Methylcobalamin is not just a B12 supplement, it’s a methyl donor. That means it helps to “turn the wheels” in the body’s methylation cycle. For more on that check out our video. The majority of children respond well. Most notice increasing speech gains with continued supplementation. Many parents list methylb12 (methylcobalamin) as one of the heavy hitters in increasing speech and language. We strongly recommend reading the resources and writings by Dr. James Neubrander. He has several if you’re interested in reading more about this topic.

 

Diet Changes

There are conflicting studies on whether or not diet changes can affect autism symptoms. The ones which don’t find a correlation are typically shorter studies. Studies which show positive correlation are longer, like a year. This makes sense! Gut changes, healing, and uncovering inflammatory foods can take time, especially in our kids.

Removing dairy and gluten help many kids. Limiting or removing processed foods is a good idea for anyone seeking health. There are numerous diets available. Knowing which one to choose, where to begin or how to proceed can be overwhelming. In our experience and from our research, about 80% of kids improve with diet changes. Our first course, Heal With Food, covers this in-depth and gives our members the tools and support they need to be successful.

Home Detox

There is research to suggest that a large percentage of children on the spectrum have dysfunctional detoxification processes. When that system isn’t functioning very well it gets very easily overburdened. Removing as many environmental toxins as possible can help. We recommend the app Think Dirty. It can help parents determine which home products have the fewest toxins. When they know, they can make healthier choices. The fewer toxins a child is exposed to at home the better.

Heavy Metal Detox

Many parents see improvements when they carefully and slowly support the detoxification system. There are many suggestions out there for detox, but not all of them are safe or effective. Be sure to work with an experienced provider and do your own research before starting a detox protocol.

After doing months of research, we chose Andy Cutler’s protocol for our own kids. We talk about our experience and provide information and resources within our private community. There is also other information available online.

Feeding the Brain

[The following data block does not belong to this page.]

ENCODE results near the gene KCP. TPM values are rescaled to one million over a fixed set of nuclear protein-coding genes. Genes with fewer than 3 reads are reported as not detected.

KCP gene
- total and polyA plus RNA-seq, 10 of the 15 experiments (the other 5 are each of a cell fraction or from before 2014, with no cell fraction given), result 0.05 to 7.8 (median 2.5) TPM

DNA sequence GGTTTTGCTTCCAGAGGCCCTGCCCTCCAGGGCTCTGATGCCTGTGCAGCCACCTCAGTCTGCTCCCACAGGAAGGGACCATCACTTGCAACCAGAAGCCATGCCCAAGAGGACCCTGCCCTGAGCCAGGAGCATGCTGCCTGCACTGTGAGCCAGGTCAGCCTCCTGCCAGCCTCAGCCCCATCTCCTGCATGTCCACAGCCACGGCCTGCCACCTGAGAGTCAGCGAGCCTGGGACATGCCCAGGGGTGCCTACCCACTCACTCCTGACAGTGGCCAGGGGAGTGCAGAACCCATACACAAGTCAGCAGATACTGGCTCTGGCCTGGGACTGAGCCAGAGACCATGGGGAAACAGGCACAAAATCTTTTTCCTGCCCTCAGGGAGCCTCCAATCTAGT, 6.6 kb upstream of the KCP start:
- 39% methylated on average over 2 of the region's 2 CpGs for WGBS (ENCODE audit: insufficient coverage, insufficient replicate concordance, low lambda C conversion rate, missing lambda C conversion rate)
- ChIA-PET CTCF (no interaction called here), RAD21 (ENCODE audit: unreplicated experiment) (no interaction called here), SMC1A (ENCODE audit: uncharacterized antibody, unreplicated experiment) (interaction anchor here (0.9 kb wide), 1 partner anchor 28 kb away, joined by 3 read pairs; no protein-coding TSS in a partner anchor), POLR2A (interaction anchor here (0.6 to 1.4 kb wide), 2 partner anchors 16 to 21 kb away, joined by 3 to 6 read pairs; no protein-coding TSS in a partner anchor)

As we discussed in our YouTube video, many kids have motor planning difficulties that make speech difficult. Speech production requires the brain to be able to send information to the muscles responsible for speech. This is called motor planning. One thing that supports the brain’s motor planning capabilities is healthy fats. We go into more detail about how this works in our video.

Our own kids and many others have benefited significantly from this protocol. When something works you want to share it with as many parents as possible! We strongly recommend Kelly Dorfman’s book Cure Your Child with Food for the details of her protocol. She provides a ton of other useful information for improving the health of your child.

Addressing Immune Issues

When a child’s immune system isn’t functioning properly due to leaky gut, a heavy viral load, coinfections like Lyme disease, or PANS or PANDAS the brain struggles too. The inflammation in the body can also be in the brain. Symptoms can be overwhelming. This subset of kids on the spectrum have a number of unique challenges. When immune system inflammation is treated and controlled these difficult symptoms can resolve. Alexis noticed that once she and her provider started treating her son’s PANDAS that his speech took off.

Traditional Therapies

Speech and occupational therapies, as well as behavioral therapies like Applied Behavioral Analysis (ABA) and RDI/Floortime, can certainly help your child increase their speech capabilities. However, what we found is that our children weren’t making much progress with traditional therapies until we supported their bodies. Once we addressed the medical/nutritional issues their progress and development increased dramatically.